Now and then, inspired by Emily Anderson’s wonderful Bluebird Fairies (Check them out! Get a pack! Support Artists!), I draw what I call a Slip Fairy instead of writing a daily poem. Here are a couple of recent ones. (Slip Fairy because they’re drawn with the non-dominant hand.)
WORK FOR THE DAY
Your assignment: design a container
for the sea. It must embrace each whale
and fleck of plankton. Of course, you will think
of your favorite tropical fish, the rich
coral canyons, the deep kelp forests,
the sea otters and singing dolphins, but
you must must include the rest:
great white sharks and red tides,
the deadly stinging jellyfish.
Your container must hold every calm
and billow, every island and basin
and estuary and brackish backwater.
Leave nothing out. The tsunami must be
there, and the pale blue impossible calms
after the storms have passed.
I’m reduced to looking up old prompts and combining them. This is the result of two: “make up the world,” and “new proverb.”
In this world, nine stitches
hold Time together.
You’ll need waxed thread,
a curved bookbinder’s needle.
When you have finished
sewing up Time’s spine,
all the eggs in your basket
will hatch at once. One swallow
will settle on your hand
to twitter up the summer
and two will call from a bush,
then lead you on.
Follow them to a meadow
where a red morning sky
is opening the roses.
All the horses you have wished for
will thunder from the mountains.
Choose one and look in its mouth,
but don’t believe a word.
Wrote this one early on and forgot to post it.
POSTCARDS FROM THE ROAD
How travel assaults the senses!
Black pudding and grilled tomato
with a poached egg stealthily pocketed
for who in full jetlag could eat
such things so early, or at all?
And who would offend
the dear old hosts of the Irish B & B?
Pushed underneath the lumpy bunk
in the smoky German hostel,
what might once have been
a chicken wing.
And who could forget
that rainful cycling trip through France,
the flagrant scent of lavender?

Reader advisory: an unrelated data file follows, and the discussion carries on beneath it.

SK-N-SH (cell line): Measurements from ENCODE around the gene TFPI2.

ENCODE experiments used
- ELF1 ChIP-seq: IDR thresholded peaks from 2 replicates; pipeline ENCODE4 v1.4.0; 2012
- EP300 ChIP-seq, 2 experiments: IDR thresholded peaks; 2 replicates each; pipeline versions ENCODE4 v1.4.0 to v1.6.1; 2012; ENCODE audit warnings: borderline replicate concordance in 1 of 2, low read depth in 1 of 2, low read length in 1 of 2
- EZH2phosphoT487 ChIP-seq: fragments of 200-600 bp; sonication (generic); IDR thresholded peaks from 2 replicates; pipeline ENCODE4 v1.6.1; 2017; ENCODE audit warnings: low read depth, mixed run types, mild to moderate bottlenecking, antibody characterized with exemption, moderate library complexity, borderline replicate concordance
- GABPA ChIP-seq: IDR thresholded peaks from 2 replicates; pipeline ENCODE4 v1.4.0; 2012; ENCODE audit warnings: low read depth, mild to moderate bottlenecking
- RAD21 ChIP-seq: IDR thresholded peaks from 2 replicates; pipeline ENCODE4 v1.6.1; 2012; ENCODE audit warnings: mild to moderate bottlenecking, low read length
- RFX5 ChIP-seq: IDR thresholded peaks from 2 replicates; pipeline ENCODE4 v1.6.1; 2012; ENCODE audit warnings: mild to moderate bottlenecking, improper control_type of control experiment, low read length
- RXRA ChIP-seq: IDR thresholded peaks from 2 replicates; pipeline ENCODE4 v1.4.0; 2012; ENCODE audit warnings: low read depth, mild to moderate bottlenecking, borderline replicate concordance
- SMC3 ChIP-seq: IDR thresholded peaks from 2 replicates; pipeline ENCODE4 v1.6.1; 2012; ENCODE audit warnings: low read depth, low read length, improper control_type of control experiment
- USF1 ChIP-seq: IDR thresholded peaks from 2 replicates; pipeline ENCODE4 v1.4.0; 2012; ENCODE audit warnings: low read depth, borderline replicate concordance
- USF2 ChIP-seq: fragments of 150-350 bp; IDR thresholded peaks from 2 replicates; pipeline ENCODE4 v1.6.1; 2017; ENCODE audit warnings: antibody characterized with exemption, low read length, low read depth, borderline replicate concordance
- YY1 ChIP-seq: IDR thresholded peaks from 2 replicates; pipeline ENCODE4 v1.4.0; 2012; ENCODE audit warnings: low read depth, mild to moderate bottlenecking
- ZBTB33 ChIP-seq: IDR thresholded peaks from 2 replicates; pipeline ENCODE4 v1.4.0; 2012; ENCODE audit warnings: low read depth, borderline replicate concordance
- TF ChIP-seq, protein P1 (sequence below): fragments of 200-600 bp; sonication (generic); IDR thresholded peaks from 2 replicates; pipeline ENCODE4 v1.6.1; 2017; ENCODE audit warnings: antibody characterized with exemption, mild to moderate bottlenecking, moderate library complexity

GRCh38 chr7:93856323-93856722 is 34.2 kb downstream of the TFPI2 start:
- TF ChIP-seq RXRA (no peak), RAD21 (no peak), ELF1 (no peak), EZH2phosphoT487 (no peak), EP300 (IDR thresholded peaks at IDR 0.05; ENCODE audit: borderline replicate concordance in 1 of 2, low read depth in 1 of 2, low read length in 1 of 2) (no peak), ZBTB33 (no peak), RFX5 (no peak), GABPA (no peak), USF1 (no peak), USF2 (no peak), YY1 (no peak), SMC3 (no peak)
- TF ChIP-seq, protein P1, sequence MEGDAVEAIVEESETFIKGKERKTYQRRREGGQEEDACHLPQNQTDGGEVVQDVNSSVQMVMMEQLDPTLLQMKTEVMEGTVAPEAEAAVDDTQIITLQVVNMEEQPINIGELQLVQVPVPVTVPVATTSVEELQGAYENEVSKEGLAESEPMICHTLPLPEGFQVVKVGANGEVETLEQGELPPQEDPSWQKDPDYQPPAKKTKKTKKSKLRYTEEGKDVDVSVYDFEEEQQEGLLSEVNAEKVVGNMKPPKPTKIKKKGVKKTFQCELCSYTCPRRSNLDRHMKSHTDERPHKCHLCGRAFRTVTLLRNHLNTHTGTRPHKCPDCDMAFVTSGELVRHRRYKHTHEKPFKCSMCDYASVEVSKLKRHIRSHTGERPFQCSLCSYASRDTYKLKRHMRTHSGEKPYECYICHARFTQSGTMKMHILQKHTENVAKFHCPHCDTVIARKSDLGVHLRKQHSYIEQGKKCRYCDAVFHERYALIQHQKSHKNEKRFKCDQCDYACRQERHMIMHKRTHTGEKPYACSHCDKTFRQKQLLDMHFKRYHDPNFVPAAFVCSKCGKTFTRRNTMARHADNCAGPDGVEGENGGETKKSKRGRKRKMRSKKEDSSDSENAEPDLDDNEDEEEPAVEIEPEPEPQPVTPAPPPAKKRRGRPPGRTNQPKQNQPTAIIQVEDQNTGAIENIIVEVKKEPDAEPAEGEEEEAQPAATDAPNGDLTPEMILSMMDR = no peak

It was all rehearsal: ways to dampen
anxiety. Yoga, Qigong, prayer.
meditation. Long walks. Gardening. Art.
Old household skills: bread and soup and cookies
and soap. Getting along with others. I
recall how the Brits kept going during
the blitz, my aunts and uncles in Poland
after the war. You’ve had the dream, I think.
You’re in a play, about to go onstage,
but you don’t remember your lines or worse
never learned them, or worst of all you’ve never
even seen this play, and the director says,
“It’s theater, for Chrissake. Fake it. Make
something up! The curtain’s rising. You’re on.”
THE END OF POETRY MONTH
~a manifesto, or possibly just a rant
People who write poems do it ALL THE TIME.
Even when they aren’t writing.
When they’re walking, eating,
sitting in the coffee shop staring out the window.
When they’re watching movies,
drinking with friends.
ALL THE TIME.
And once a year,
in the cruelest month,
you haul them out,
put them on display,
act like you care.
THEY ARE NOT LIKE A DISEASE
requiring an awareness month.
You do not pay them a thing
and they do not ask you to.
Maybe they should.
Maybe they should
go on strike.
No bookstore readings,
No new poems.
The extremists among them might
knock poetry books from library shelves,
might stand on street corners.
Their placards might read
NOT POETRY MONTH
HAVE YOU NOTICED?
“. . around the edges of oddness”
~A Bluebird Fairy by Emily Anderson
You won’t find it
in halls of ivy, or
in the chambers of kings.
It isn’t between the covers
of carefully curated
volumes available only
to members with reservations.
Never in anything
by color or size.
Never in anything glossed
or listed or rewarded.
It’s teetering on a tooth
from a reconstructed
on the rim of a sixpence
balanced on a pole
balanced on the rubber
nose of a clown
riding a unicycle on
a tightrope stretched
between a stormcloud
and the beak of a raven.
It’s lurking in the garden dirt
under the left thumbnail
of the weaver’s second
daughter. If you want it,
you might start there.
STILL LIFE WITH VAN GOGH’S EAR
Gala (Elena Ivanovna Diakonova), c. 1936
Pink chrysanthemums melt and spread
across the surface of the black-bound bible.
To the left, a clear glass jar of yellow pencils,
each with a small, fierce face and tiny
wings. The ear,
no longer fresh,
has dropped a bit of blood
on the Spanish lace table covering.
Outside the thinly-curtained window,
the sun shines over a field of what we presume
are red poppies. At least,
that’s what we’re meant to presume.
THE POET’S STUDY
(oil on plywood, 4’ x 8’)
~after David Weinstock
Not a simple abstraction—
if there is such a thing
as simply abstract—
Under the brown glaze,
The finest edgings
Are those human faces
in the cloudiness
at the center,
or are they cats,
or planets circling
a central sun,
or is it—a bowl?
Or is it merely the gold
at the center of everything?